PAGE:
Clare works 4 days: 4 mornings and 4 afternoon sessions a week. Her fridays are kept as her study day. All her practical experience is kept in a log book, all paperwork has to be backed up and kept on file. Student Orthodontic Therapists are closely supervised, every patient that Clare treats is checked and signed off by her supervising Orthodontist. To train as an Orthodontic Therapist you must be working with a qualified Orthodontic Specialist which can be in Primary or Secondary Care. The Orthodontic Specialist not only supervises all your work but gives weekly tutorials sessions on subjects deemed necessary. Clare is paid for her practical work.

‘Most girls on my course are funded by their practices but one girl has paid for her fees herself. The fees are £12000, as well as a £500 exam fee. My fees were funded by my employer but on top of this there are other costs to consider such as accommodation for the core course and travel and accommodation costs for study days. It is a big commitment and investment.’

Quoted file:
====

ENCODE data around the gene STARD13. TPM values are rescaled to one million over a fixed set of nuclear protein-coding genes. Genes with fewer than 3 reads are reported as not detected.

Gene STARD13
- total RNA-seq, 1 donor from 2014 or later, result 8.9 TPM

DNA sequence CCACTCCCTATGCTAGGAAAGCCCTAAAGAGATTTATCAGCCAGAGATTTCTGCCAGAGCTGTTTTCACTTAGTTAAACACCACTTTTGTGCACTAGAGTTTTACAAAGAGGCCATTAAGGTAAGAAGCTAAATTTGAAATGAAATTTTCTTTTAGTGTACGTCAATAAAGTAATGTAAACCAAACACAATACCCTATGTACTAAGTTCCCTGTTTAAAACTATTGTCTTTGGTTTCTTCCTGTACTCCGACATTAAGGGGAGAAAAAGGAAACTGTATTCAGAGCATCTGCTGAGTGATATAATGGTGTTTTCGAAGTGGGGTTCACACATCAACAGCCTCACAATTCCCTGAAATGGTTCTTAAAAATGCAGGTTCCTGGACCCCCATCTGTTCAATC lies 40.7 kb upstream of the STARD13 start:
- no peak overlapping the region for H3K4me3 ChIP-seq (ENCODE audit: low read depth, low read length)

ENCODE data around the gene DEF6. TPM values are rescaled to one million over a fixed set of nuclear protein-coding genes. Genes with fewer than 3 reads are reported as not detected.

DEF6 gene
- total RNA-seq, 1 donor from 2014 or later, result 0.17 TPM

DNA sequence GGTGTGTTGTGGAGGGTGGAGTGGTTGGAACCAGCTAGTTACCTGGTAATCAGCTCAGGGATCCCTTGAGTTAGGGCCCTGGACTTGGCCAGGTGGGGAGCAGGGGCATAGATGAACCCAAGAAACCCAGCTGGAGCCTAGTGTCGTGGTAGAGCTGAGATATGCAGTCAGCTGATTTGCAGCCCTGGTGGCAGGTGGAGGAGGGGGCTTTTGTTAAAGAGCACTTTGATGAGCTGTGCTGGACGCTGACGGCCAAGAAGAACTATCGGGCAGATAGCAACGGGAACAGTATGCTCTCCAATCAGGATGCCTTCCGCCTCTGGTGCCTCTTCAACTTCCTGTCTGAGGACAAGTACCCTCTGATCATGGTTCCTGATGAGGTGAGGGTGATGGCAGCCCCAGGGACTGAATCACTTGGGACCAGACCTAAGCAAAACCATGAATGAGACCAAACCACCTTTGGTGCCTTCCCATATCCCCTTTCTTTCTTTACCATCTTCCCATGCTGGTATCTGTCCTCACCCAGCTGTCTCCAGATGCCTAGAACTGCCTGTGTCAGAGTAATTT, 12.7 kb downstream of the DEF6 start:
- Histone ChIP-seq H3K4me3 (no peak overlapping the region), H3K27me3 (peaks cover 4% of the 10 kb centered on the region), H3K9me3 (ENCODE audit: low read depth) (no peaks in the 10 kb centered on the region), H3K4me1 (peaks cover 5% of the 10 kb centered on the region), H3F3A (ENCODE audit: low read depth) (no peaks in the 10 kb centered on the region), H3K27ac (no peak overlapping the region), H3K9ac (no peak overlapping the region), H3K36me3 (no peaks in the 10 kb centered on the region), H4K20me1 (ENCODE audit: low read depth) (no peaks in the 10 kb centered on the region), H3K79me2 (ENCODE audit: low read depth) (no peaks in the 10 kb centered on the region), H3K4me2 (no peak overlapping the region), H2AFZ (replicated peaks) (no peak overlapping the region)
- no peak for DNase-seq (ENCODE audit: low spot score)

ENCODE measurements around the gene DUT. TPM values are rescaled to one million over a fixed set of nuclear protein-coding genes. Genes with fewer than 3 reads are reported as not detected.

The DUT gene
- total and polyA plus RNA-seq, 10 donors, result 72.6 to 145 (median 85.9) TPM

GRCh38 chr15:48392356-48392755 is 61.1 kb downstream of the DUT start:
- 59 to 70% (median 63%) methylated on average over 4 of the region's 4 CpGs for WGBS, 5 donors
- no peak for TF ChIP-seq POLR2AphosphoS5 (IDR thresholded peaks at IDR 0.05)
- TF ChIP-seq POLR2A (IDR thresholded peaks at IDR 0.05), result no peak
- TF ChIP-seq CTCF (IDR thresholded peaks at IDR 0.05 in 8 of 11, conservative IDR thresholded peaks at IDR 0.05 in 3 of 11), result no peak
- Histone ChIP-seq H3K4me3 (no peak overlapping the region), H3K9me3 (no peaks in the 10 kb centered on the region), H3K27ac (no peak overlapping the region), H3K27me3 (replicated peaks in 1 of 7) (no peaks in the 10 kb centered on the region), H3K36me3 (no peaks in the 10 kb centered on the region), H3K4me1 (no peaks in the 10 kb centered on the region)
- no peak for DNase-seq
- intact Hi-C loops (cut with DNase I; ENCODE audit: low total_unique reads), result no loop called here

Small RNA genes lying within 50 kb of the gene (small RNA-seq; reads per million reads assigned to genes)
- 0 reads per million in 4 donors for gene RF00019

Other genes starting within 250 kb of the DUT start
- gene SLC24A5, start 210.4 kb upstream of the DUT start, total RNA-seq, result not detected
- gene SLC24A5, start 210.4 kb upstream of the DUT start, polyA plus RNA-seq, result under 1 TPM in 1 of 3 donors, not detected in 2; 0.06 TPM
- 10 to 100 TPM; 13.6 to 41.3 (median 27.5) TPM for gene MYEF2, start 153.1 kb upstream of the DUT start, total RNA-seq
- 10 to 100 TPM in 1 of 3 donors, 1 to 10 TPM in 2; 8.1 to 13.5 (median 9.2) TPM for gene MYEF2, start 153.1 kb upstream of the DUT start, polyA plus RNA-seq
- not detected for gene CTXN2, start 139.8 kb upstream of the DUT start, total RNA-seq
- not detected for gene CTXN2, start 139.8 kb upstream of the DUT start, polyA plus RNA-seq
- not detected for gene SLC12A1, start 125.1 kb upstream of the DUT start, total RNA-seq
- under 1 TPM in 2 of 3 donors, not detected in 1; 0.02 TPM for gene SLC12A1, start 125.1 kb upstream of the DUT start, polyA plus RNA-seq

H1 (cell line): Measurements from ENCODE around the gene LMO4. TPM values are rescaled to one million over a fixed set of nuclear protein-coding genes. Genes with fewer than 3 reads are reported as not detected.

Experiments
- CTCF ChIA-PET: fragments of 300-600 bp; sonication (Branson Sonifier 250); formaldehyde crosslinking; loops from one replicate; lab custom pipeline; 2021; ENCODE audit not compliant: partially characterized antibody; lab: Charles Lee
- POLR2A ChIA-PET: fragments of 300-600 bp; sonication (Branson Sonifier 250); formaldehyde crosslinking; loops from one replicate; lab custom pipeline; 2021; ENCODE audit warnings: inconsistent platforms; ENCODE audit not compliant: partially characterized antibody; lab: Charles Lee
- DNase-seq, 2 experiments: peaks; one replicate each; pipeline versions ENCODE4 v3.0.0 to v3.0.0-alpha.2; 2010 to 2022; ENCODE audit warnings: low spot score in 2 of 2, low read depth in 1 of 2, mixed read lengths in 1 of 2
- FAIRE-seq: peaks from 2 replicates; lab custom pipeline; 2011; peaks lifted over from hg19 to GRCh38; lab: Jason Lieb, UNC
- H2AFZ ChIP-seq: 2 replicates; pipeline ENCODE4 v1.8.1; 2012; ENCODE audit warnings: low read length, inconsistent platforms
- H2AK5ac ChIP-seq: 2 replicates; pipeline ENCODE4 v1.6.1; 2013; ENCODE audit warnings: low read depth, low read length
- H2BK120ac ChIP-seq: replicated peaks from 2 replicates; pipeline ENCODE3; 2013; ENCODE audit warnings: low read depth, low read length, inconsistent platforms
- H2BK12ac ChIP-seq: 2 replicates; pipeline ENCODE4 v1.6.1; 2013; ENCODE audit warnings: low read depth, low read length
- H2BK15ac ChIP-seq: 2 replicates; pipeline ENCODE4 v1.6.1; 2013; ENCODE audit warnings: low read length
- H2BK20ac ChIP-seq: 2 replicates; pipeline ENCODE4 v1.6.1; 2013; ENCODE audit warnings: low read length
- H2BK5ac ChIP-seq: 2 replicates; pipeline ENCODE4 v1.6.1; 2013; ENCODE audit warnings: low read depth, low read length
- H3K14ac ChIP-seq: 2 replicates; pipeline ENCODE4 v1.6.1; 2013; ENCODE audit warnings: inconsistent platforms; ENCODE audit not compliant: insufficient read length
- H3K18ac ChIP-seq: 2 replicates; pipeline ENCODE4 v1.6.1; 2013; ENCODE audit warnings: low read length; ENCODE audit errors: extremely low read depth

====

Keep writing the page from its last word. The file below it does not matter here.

‘I'm not 100% sure of all universities offering the course but I believe the following are: Leeds (YOTC), South Wales Orthodontic Therapy Course, Warwick, Bristol, Birmingham & Manchester. Leeds was the first one in 2007 and has a 100% pass rate so far, you can find the history of Orthodontic Therapists on the British Orthodontic Society Website.’

Throughout training there are 8 further study days which take place either at the LDI or at The Royal College of Surgeons (RCS), London. Clare’s final exams are in a few weeks time.

‘I don’t think you could do the course without having been a dental nurse first. There is no direct access course, as of yet. You need to come from a dental nurse background so if you are a dental nurse thinking of doing it then go for it. Work hard and study hard. You need to keep on top of the assessments and deadlines. You’ve really got to want to do it, you can’t just do it half heartedly. I am extremely excited to begin my next step in my career as a qualified Orthodontic Therapist.’

Salary for Orthodontic Therapists, although better much higher than dental nursing varies depending on where you live in the country and where you work. Our researched showed the hourly rate offered is anywhere between £25 per hour and £40 per hour.

Visit the GDC website to see which Universities offer the Orthodontic Therapist Course and their individual requirements.